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1 Introduction 1
2 IPython 21
3 Text 71
4 Documentation and Reporting 123
5 Networking 147
6 Data 177
7 SNMP 205
8 OS Soup 227
9 Package Management 257
10 Processes and Concurrency 289
11 Building GUIs 323
12 Data Persistence 357
13 Command Line 387
14 Pragmatic Examples 405
Appendix Callbacks 419
Posted March 12, 2009
I recently got my hands on a copy of "Python for Unix and Linux System Administration". After reading it, I felt the time I've invested in reading it was well spent. The author introduced the reader to many different situations where python would help make their lives as system administrators easier, without confusing the reader with some complex forms or statements. My feeling is that this book is aimed at people who want to use Python to solve their problems quickly and efficiently, but only have a limited experience with the language - and the books fits that purpose well with its rather superficial approach that the reader can later extend later on with various available resources. It would only be fair that I too mention some of the shortcomings that I noticed while reading this book.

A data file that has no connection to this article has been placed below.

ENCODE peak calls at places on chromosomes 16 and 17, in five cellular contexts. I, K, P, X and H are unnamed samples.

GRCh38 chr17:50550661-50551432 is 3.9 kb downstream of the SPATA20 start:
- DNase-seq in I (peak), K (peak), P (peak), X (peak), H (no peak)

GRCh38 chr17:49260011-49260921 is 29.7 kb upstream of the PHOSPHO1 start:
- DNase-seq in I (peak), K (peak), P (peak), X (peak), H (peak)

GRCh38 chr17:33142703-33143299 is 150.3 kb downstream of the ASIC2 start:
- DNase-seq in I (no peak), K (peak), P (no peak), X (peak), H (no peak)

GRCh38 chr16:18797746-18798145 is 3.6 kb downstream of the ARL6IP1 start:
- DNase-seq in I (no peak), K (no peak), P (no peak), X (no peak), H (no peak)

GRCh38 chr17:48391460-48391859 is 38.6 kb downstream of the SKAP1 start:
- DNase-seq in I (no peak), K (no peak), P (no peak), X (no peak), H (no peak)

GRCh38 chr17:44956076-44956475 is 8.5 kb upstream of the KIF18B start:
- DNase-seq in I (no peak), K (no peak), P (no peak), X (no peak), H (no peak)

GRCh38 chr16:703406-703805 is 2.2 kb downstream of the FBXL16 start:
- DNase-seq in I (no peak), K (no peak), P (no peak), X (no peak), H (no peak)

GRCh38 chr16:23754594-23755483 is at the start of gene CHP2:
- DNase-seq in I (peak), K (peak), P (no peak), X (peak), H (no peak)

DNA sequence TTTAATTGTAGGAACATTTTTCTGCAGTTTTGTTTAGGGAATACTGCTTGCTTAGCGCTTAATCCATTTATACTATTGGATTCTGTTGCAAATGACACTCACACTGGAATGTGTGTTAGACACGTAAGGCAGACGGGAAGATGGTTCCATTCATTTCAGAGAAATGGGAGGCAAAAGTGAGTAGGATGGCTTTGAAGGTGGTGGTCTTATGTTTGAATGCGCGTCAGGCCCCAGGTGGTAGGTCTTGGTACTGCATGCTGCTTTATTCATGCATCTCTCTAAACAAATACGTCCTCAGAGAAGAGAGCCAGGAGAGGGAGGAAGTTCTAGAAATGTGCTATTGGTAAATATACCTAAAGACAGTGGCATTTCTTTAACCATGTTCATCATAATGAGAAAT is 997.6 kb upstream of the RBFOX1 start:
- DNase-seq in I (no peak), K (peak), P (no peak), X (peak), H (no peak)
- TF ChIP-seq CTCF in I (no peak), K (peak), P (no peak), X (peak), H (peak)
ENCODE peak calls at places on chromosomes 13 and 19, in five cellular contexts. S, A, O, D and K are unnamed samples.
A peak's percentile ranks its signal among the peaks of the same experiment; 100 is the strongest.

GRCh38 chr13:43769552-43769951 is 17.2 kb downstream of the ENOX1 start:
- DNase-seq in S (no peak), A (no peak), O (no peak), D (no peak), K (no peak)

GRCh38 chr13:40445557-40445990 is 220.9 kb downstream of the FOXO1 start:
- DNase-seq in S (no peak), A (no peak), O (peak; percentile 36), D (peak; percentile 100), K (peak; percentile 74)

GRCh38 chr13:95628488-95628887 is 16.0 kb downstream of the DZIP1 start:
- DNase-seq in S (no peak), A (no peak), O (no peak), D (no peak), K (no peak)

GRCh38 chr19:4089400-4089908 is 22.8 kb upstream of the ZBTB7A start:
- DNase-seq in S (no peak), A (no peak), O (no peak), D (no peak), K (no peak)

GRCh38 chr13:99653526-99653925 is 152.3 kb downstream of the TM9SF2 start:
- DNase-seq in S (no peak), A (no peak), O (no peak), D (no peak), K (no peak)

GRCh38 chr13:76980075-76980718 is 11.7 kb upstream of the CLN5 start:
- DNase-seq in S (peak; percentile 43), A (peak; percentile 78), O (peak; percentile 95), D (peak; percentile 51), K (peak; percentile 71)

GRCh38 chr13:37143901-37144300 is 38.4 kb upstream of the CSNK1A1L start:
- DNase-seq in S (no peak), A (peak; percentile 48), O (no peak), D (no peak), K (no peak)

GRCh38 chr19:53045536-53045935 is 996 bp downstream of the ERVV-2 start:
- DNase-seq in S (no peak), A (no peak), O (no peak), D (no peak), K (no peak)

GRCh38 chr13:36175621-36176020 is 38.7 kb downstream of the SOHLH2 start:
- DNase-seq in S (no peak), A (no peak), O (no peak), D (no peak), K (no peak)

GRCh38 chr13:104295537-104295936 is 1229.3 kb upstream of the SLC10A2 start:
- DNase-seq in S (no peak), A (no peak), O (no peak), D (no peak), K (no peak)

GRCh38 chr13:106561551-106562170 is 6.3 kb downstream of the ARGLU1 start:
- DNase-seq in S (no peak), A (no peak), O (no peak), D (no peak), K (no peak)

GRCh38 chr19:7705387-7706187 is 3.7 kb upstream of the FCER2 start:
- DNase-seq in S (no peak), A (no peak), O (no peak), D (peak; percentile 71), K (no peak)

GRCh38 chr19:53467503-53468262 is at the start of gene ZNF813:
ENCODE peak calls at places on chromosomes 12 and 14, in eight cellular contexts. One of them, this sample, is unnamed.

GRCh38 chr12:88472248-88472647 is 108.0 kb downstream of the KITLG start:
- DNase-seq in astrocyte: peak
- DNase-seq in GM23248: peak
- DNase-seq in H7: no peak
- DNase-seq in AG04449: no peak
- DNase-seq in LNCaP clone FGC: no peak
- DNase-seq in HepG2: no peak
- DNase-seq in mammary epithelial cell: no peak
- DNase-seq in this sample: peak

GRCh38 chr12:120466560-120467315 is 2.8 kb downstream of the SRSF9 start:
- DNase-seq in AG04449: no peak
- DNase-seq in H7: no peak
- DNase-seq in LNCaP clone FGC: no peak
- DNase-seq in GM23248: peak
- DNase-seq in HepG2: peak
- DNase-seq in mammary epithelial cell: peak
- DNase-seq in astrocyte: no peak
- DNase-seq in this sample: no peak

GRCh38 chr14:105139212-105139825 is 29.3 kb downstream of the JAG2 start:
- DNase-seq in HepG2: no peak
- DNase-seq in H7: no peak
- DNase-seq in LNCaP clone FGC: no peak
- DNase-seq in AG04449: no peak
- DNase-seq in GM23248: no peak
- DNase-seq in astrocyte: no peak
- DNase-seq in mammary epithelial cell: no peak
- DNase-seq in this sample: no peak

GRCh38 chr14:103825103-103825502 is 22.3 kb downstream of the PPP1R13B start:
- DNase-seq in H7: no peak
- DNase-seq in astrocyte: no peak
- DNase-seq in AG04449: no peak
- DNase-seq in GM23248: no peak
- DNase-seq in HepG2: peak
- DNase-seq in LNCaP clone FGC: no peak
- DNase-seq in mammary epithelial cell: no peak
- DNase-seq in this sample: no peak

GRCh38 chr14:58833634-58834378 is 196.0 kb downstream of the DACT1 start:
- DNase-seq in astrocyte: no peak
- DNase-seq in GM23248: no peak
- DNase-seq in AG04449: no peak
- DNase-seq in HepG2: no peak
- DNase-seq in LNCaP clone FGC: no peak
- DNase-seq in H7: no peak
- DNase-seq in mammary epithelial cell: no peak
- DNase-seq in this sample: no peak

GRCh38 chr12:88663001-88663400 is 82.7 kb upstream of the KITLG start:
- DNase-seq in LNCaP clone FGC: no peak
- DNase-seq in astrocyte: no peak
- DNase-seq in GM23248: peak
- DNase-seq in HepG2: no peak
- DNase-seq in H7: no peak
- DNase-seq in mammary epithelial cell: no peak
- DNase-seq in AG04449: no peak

1) The author introduces the reader to ways that Python can be used.
2) Most of the time there will be more than one way to accomplish a task. The author at times presents a scenario and showed the reader how to do the same task with different modules. This places the choice of which to use back where it belongs, with the reader.
3) The book has a website (most do these days) where the code examples can be downloaded. http://py4sa.appspot.com/
1) More time was spent on iPython than was really needed.
2) The case of a word is important in Python. For instance "import Sys" and "import sys" are two completely different things. There were quite a few occasions where a module name was used as the first word in the sentence and because of that it was capitalized.
3) There was once instance that I saw where a script example had no indentation at all. Trying to run it would have resulted in complete failure.
4) It would have been nice if the script examples were named instead of leaving it to the reader to figure it out based on the imports used in another example.
When all is said and done I think I would recommend the book to others if I knew that they had at least some background with Python. And I would highly recommend that they check the addendum and errata pages.